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Living with a gluten intolerance means sacrificing warm and gooey chocolate chip cookies, my mom’s mouth-melting dark chocolate cake and everything bagels smothered in cream cheese, all for the sake of a happy and functioning digestive tract. Some foods have made valiant attempts to fill this void, but despite the new era of gluten-free awareness, finding decent baked-good alternatives has been a long and disappointing quest.

Enter: Éban’s Bakehouse, a gluten-free bakery that creates bread, cookies and specials sold at grocery stores and markets around Ohio. Started by Eric Braddock and Adrienne Novak in 2011, the business was inspired by a desire to provide the indulgent experience of baked goods to those who typically live without. Hence their motto: No Gluten. No Regrets.

The annual event showcases Columbus’ best food while raising funds for Columbus State Community College, and its honorees are Columbus State alumni doing innovative work or providing a service in the local food scene. For Novak (Class of 1995), she’s also being honored for her roles in some of the nation’s finest country clubs, restaurants, inns, hotels, and gourmet markets, including Rocky Fork Hunt and County Club, Winegarder & Hammons Hotel Group, and Cameron Mitchell Restaurants.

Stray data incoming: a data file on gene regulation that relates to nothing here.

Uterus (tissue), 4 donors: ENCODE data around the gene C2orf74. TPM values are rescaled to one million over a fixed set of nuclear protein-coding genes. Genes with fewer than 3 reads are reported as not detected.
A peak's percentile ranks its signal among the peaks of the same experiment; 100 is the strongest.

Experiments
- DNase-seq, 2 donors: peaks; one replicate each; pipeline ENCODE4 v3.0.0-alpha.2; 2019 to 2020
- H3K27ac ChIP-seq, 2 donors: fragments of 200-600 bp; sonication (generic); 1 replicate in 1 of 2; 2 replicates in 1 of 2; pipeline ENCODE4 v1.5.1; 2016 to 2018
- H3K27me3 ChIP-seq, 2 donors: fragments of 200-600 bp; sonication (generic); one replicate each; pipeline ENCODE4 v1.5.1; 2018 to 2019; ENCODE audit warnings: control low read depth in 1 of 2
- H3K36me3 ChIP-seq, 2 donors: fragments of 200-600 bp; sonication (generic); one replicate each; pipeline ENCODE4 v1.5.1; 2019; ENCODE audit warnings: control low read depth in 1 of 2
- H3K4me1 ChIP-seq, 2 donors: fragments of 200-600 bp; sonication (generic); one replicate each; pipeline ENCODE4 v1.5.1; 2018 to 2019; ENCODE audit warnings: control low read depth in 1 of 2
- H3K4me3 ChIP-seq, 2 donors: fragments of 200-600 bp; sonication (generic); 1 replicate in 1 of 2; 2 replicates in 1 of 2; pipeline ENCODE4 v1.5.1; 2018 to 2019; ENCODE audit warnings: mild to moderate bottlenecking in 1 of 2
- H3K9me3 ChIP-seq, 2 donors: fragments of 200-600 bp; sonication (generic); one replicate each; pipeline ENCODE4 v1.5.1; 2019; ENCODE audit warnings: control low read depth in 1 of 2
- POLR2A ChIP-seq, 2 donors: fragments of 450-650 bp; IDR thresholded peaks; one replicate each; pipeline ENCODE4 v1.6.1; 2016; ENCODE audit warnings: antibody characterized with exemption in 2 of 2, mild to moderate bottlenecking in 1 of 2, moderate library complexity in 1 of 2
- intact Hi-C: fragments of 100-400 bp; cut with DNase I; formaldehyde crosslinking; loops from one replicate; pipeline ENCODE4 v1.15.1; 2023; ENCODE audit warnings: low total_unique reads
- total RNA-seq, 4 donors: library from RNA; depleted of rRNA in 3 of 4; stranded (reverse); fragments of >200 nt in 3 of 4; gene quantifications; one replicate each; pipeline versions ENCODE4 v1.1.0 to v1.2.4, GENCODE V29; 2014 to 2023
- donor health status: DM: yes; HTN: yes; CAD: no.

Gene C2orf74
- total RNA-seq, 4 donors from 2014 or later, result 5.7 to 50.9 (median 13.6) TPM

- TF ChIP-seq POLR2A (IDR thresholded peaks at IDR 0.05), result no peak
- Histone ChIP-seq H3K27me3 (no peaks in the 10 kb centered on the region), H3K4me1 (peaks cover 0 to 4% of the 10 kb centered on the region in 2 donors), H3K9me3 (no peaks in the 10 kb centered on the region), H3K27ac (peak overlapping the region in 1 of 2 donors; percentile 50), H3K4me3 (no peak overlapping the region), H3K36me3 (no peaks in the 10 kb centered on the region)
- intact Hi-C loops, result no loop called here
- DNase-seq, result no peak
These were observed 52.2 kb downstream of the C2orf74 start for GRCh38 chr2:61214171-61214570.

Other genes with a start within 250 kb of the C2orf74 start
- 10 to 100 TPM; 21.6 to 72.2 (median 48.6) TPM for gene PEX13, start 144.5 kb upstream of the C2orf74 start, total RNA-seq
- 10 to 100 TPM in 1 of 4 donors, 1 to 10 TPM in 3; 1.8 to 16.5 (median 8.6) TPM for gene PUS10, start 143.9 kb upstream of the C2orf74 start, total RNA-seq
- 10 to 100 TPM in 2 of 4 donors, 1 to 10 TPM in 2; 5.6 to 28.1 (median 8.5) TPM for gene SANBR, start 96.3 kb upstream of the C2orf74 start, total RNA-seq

“You get to see the culinary landscape of Columbus all in one night,” said Jesse Jones, this year’s Taste the Future organizer. “It is the big foodie event, but also it’s a great time.”

Besides Novak, Taste the Future is also recognizing Titus Arensberg (Class of 2008), lead carver and master food artist at Rock on Ice, and Avishar Barua, executive chef at Middle West Service Bar, for their food and drink contributions.

“Food is one of the few things that allows you to incorporate everything…you taste it, smell it, you see it, you touch it, you hear it,” Avishar Barua said. “It’s something that brings people together.”

Barua became interested in cooking later than many in the culinary profession, finding a fondness for food after he started at

Ohio State University. He was supposed to be preparing for medical school, but he wasn’t thrilled about that idea, and once he got sick of the stereotypical college diet, he stumbled upon a new career option.

“I decided I couldn’t live off ramen noodles anymore, so I started getting cookbooks from the library,” Barua said. “From that point on I realized I was doing more cooking than studying, and I thought maybe there was something there.”